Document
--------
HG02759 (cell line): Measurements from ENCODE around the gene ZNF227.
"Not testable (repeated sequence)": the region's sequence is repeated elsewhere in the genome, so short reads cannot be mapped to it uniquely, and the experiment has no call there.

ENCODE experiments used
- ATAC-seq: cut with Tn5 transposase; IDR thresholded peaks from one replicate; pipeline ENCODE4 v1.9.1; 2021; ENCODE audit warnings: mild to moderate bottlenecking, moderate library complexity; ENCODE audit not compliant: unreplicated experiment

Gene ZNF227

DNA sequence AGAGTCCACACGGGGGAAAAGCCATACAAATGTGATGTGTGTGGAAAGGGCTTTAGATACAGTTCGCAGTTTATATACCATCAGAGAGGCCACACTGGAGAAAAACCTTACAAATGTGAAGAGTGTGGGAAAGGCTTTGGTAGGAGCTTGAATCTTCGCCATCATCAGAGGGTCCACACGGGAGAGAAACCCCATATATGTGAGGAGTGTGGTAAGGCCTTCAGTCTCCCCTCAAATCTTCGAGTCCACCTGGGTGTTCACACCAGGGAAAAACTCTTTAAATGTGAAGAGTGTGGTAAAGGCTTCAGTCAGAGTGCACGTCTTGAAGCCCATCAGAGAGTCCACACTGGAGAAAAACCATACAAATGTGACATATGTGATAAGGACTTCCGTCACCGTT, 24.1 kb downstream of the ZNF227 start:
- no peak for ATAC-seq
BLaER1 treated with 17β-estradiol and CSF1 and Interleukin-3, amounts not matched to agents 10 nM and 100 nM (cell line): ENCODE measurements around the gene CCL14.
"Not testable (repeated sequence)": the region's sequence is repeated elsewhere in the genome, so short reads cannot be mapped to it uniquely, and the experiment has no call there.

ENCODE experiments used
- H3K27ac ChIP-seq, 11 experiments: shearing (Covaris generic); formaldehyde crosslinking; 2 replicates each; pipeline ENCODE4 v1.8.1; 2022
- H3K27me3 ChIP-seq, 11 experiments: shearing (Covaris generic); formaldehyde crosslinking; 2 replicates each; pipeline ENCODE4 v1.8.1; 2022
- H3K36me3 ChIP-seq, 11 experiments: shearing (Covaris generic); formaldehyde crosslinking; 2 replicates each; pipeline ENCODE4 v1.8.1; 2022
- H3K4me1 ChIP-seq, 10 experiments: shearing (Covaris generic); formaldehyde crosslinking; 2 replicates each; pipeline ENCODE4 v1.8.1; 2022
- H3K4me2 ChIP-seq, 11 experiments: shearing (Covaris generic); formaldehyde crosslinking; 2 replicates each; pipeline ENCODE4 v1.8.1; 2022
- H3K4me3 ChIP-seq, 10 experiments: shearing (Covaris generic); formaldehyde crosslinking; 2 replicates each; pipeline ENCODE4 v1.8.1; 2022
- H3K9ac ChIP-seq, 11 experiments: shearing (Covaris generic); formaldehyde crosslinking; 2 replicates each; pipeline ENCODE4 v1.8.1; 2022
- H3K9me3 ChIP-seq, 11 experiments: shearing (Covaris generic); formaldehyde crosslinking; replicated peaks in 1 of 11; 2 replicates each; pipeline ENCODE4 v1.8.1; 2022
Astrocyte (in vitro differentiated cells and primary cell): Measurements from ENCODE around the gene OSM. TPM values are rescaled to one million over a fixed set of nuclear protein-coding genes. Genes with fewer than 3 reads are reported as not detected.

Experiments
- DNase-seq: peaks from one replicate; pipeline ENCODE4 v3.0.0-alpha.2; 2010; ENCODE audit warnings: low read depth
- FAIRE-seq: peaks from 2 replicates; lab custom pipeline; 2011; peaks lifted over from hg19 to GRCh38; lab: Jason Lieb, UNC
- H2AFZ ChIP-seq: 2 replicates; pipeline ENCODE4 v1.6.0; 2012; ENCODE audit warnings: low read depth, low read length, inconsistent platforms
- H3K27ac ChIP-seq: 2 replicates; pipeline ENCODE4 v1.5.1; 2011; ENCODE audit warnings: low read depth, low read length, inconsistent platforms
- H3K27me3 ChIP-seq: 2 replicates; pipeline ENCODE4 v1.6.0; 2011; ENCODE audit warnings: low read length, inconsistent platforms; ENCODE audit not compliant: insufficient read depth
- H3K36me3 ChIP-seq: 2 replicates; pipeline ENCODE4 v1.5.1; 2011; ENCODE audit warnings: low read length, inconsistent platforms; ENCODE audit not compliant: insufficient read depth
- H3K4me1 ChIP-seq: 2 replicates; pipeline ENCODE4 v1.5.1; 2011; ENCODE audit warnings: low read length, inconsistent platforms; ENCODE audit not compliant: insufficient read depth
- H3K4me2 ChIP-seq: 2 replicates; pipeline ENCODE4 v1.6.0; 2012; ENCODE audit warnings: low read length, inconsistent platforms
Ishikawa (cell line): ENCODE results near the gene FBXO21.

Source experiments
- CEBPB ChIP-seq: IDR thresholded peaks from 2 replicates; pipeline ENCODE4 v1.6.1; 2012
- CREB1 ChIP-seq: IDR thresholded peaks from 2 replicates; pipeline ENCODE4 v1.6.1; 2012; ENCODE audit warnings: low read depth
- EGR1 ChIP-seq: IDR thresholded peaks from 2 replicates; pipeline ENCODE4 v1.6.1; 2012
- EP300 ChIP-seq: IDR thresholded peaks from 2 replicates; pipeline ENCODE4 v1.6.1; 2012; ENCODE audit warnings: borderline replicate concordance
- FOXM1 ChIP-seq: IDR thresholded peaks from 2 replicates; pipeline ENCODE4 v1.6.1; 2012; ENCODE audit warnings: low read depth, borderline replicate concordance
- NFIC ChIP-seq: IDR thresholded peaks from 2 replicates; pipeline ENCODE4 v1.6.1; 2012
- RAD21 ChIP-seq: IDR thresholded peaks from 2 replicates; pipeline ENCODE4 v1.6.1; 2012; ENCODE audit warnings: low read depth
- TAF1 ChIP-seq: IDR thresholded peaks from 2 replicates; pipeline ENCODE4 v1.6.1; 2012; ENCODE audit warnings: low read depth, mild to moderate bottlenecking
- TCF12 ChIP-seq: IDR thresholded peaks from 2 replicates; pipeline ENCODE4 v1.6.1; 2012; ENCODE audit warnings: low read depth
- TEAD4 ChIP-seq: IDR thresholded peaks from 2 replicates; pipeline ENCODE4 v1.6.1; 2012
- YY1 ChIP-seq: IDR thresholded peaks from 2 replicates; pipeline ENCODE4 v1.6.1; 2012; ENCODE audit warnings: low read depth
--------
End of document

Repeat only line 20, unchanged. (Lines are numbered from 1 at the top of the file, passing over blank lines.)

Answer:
Experiments